World War II came to Paul Bellamy’s doorstep in September 1944 when the Rapid City, South Dakota, businessman learned that his 22-year-old son, who piloted a B-17 Flying Fortress, had died in a midair collision over England days earlier. As the Spanish-American war veteran dealt with his loss and the guns continued to blaze in Europe and the Pacific, planning had already begun for a post-war security organization to lessen the chances of another global conflagration from ever happening again.

When Bellamy learned that the architects of the United Nations were searching for a place to build their new headquarters, the grieving father threw himself into the quest to make the remote Black Hills of South Dakota the political center of the world. Bellamy faced no shortage of competition. In her book “Capital of the World: The Race to Host the United Nations,” Charlene Mires identifies 248 localities that vied in varying degrees to host the international organization’s headquarters. The suitors included major cities such as Chicago and San Francisco, remote locales such as Oklahoma’s Kiamichi Mountains and burgs from Miami to Niagara Falls to Hawaii.

Among the advantages that Bellamy touted for the Black Hills, which had just witnessed the construction of another improbable project at Mount Rushmore, was its central location on the North American continent, its abundance of high-quality building stone, its substantial sub-rock formations that could easily carry the load of “great and permanent buildings” and its distance from the American political capital of Washington, D.C. Promotional materials boasted of “cool lakes, gushing trout streams, and the eerie Badlands teeming with fossil treasures.” The sparsely populated region allowed for plenty of room for expansion plus one other advantage in the new atomic age—its distance from any major city that could become a military target and result in the destruction of the United Nations as collateral damage.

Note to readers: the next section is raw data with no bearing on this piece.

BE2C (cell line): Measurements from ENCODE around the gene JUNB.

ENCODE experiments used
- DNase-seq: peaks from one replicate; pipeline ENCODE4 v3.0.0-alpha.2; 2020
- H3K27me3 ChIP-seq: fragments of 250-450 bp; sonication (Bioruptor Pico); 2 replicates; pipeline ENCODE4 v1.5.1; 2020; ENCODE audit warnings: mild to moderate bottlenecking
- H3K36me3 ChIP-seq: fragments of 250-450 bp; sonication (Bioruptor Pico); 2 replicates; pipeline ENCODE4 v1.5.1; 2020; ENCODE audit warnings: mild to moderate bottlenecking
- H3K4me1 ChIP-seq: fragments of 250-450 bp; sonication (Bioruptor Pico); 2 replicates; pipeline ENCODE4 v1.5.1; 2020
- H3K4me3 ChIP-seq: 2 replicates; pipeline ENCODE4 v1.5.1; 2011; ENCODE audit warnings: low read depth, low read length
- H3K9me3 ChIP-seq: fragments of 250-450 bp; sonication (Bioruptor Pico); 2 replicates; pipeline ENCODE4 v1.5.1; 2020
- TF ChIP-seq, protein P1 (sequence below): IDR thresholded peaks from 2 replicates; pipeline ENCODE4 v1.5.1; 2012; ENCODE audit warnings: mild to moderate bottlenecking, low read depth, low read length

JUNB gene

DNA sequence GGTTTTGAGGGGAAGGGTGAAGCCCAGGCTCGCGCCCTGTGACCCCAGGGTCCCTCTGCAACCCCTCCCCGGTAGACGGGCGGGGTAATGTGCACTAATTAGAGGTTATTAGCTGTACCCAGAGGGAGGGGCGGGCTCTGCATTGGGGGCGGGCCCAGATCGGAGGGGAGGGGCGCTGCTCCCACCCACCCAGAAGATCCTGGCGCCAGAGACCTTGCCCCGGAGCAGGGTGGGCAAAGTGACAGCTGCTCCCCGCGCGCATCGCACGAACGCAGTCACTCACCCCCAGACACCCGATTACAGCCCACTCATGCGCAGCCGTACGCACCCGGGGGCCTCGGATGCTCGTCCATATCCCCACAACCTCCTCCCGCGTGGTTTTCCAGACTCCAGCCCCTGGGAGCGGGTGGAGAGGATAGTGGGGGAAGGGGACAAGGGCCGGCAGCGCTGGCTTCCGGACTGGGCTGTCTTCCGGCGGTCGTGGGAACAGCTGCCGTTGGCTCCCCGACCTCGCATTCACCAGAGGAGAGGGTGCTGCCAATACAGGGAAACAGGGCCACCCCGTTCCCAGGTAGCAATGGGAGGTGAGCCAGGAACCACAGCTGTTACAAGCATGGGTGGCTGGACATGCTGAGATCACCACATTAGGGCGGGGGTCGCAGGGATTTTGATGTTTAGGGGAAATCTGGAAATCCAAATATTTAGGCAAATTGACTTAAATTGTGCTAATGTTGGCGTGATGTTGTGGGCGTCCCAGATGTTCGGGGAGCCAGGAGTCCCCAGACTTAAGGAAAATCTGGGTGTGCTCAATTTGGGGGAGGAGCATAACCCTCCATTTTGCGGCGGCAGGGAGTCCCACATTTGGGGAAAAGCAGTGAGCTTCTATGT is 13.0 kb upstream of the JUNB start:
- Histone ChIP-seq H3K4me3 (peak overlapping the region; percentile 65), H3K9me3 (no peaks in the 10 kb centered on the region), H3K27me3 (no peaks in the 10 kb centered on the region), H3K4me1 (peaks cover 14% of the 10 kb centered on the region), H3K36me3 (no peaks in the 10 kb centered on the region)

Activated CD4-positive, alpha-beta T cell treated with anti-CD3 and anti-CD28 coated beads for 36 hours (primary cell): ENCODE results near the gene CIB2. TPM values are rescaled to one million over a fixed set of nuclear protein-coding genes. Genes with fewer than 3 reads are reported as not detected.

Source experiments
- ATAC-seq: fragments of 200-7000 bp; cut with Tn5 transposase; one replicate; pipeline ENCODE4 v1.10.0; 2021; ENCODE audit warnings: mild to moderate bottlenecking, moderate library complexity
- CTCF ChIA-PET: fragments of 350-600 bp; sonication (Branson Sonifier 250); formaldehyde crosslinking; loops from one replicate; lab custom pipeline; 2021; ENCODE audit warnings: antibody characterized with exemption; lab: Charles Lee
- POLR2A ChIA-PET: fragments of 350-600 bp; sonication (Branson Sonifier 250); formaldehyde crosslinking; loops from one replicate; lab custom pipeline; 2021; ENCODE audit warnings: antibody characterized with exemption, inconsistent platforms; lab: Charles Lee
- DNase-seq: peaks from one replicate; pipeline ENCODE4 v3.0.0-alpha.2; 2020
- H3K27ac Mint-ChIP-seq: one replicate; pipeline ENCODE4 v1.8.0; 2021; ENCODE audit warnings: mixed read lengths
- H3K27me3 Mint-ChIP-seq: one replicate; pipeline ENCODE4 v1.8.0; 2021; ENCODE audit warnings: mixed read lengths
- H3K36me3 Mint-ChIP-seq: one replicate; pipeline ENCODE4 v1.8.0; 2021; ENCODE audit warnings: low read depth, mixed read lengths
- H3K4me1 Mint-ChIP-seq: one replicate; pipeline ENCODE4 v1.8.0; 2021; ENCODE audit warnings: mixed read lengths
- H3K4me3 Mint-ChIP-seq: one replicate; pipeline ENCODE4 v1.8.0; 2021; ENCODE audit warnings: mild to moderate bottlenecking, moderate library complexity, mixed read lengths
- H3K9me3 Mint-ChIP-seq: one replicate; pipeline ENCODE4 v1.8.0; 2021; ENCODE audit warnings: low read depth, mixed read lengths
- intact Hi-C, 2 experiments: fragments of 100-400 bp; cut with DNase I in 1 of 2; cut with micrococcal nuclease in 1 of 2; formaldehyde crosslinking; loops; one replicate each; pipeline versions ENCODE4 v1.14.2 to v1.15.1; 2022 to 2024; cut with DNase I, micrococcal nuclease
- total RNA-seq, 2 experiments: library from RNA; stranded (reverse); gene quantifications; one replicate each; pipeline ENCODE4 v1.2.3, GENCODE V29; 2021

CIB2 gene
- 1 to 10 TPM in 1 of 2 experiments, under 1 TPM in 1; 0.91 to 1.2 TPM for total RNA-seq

In November 1945, the Black Hills group released a plan for its proposed United Nations headquarters that looked as if an enormous extraterrestrial community had landed in the shadows of South Dakota’s craggy buttes. Indeed, the design drawn by architect Luvine Berg boasted that it was “so colossal a place that it my well accommodate the capital of Jupiter.”

At the heart of Berg’s ambitious plan was a massive capitol building that could have been ripped straight out of a superhero comic. The proposed headquarters structure featured 1 million square feet of office space, an auditorium that could seat 20,000 people and a soaring tower topped by a globe as a symbol of the organization’s international activities.

Fronting the capitol at the foot of the 170-foot-wide World Highway was an enormous forecourt a third of a mile long. Portals shaped like scrolls flanked the forecourt and contained offices for security personnel and the press. Office buildings for the United States, Great Britain, France, the Soviet Union and China were the closest to the capitol, and then located on a series of concentric roads were the embassies of the other nations, which were to be designed to reflect the unique architecture of each country. There was parking for 10,000 cars, hotels and a lakeside recreational spot. The surrounding mountains were to be used to build little village retreats for each nation.

Bellamy flew to war-torn London in December 1945 to make his case directly to the United Nations preparatory commission that was in charge of site selection. He presented Berg’s plan and South Dakota’s offer of 100 square miles of tax-free land. He touted the benefits of his location, the scenery of the surrounding Badlands, and even the unparalleled quality of the region’s steak dinners.

Within weeks, the commission decided that the United Nations would not make its home in South Dakota. It sought to establish its permanent headquarters in the eastern United States, with its relative proximity to Europe, preferably in a bedroom community around Boston or New York City. The site committee ruled out any urban locations because of the organization’s sizable land requirements and fearing that the United Nations would be an afterthought instead of a focal point in New York, they eliminated all sites within 10 miles of Manhattan. However, when millionaire philanthropist John D. Rockefeller, Jr. surprisingly offered a gift of six blocks of Manhattan real estate along the East River in December 1946, the committee reversed itself in a New York minute and found its new home.